For the fourth installment of our new 'Wall-to-Wall' series, curator and writer Ken Miller talks with Morgan Blair, a young artist that redefines the art of indoors murals.

Morgan Blair has painted several wall murals, though oddly, many of them have been indoors. Her bright, geometric images have been commissioned for artist studios, a private residence, and most recently, the Facebook office. Her cement mixer collaboration continues to wander the New York City streets and if you happen to be in Tel Aviv at the right time of day, you will stumble past a rolling gate that she recently painted with squiggly abstractions.

Blair also paints strangely moody “Seinfelds” though maybe they should be called “Georges” since George Costanza seems to feature in a majority of the pictures. And once the technology is developed to turn her trippy gifs into murals, random pedestrians will have their minds more blown than Kramer.

What and where was the first piece of art you ever showed in public?

Maybe an acrylic painting I made in 8th grade, of a pharaoh that I copied from a picture in the newspaper? It got into the Boston division of the Scholastic Art Award shows they have in cities all over the country. I think that was my first art show.

Where or what would you most like to paint next?

I really want to paint a mural on the side of a barn at the farm where I worked when I was growing up. I'd also like to paint all over some big rocks. My good friend teaches at a Montessori school in Chicago with a long fence by the playground that we've talked about maybe becoming a future mural project. I also want to pick up a project again that I started and then abandoned a few summers back: painting some bike frames in weird speckled fades.

Do you think there is a fundamental difference between public art and art you exhibit in a gallery?

In general, I guess you could say public art has a wider audience. Though I'm not sure what that means, if anything, in terms of how one should approach making work specifically to be shown in public. For me, a public art project like a mural feels like it can be more free from the conceptual trappings I think about with my ‘personal’ work. I feel like I have license to make something decorative, where people won't necessarily need it to mean something, and it can be enjoyed as a purely aesthetic enhancement to its environment. Both public and personal work can do this, but I guess public art often gets a pass, conceptually.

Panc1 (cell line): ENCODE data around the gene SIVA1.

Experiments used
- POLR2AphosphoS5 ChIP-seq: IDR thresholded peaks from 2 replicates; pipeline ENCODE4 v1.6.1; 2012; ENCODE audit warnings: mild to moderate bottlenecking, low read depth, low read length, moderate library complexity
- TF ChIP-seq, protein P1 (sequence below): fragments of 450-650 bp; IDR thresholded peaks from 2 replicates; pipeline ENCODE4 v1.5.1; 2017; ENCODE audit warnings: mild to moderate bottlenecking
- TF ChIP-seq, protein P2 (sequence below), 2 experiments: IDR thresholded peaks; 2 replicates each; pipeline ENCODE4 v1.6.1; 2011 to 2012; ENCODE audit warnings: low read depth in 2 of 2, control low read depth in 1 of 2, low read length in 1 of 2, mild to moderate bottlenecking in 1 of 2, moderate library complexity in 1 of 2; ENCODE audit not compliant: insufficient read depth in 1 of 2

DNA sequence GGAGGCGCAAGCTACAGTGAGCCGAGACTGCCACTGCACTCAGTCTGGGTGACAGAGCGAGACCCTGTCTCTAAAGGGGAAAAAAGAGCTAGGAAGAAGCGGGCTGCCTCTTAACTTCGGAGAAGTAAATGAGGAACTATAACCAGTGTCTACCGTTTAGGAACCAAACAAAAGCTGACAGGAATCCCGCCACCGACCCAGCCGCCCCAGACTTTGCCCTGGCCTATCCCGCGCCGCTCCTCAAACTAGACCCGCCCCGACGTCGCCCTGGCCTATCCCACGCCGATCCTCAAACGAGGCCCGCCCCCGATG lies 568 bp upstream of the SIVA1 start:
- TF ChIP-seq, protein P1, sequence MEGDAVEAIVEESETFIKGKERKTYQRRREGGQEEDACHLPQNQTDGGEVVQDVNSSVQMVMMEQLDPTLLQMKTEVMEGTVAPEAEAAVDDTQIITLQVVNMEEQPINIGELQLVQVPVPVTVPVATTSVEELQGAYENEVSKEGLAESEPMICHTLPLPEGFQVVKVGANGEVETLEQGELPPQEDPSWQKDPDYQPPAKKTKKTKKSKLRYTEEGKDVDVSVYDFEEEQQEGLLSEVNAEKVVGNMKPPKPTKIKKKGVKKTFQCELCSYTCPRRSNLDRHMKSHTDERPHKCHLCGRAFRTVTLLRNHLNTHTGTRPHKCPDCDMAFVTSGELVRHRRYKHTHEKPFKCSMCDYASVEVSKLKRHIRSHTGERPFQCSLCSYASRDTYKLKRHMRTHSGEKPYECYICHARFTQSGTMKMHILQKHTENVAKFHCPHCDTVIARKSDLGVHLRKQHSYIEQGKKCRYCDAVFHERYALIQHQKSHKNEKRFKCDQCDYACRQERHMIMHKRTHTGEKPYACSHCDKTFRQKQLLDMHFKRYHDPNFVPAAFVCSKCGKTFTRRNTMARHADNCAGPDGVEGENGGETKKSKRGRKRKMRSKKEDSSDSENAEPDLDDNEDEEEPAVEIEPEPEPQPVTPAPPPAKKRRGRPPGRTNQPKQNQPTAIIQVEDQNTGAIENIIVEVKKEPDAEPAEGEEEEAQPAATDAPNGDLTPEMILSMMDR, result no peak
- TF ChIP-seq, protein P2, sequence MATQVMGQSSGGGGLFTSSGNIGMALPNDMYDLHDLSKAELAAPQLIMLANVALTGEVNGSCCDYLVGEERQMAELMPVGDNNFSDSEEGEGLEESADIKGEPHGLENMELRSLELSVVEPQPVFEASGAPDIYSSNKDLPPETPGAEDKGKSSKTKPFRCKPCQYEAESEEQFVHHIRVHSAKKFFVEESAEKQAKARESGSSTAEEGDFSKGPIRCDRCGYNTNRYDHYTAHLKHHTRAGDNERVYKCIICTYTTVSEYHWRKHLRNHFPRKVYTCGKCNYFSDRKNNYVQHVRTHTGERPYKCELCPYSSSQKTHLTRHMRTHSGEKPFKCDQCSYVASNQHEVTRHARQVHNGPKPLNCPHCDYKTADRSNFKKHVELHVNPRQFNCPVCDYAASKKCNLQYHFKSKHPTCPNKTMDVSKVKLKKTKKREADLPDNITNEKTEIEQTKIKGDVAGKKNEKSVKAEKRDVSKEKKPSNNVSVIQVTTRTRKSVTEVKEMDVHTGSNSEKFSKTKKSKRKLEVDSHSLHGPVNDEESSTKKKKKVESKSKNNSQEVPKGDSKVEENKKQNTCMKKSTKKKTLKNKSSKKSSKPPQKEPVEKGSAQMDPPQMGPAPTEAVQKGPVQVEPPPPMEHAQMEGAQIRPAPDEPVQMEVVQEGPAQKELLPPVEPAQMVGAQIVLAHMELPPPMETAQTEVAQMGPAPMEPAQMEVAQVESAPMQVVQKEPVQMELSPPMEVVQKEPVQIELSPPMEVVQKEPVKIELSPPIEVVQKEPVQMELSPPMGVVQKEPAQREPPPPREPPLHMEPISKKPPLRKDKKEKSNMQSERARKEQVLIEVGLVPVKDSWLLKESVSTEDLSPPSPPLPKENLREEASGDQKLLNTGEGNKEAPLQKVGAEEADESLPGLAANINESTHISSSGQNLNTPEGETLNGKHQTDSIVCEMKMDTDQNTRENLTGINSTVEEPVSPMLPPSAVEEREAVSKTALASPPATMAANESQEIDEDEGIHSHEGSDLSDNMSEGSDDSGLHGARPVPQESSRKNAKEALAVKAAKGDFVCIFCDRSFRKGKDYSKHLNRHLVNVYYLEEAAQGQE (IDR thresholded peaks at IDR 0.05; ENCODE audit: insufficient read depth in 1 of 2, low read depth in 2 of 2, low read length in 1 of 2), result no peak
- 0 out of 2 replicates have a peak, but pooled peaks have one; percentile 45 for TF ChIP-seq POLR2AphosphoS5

What is your process for each piece?

It depends on the piece and the project. For my own work, I'll often use an overhead projector and cut up pieces of paper and acetate to rearrange shapes and come up with compositions that I project onto my surface. Then I lay down contact paper and make stencils, which I seal and paint-in with flat color, or paint with sand mixed into it, and/or airbrush gradients. I make a few shapes at a time, then the next set of shapes play off the ones before. I usually use a limited color scheme made up of a few colors I choose at random in the beginning.With murals, if I can, I usually improvise the whole thing. I'm not sure why this feels easier to do on a larger scale than on a smaller painting. Maybe because I'm not worried about the idea of having to paint back over areas I don't like, because the surface is rougher if it's outdoors and the whole process feels more raw. I stay away from copying a sketch too closely because the final piece will end up feeling dead.

Where do you find inspiration for your forms?

Most of the shapes I use again and again are derived from things around me: plant life, banana peels, gloves, bodies and human forms, puzzle pieces, pieces of trash, bricks, every day junk….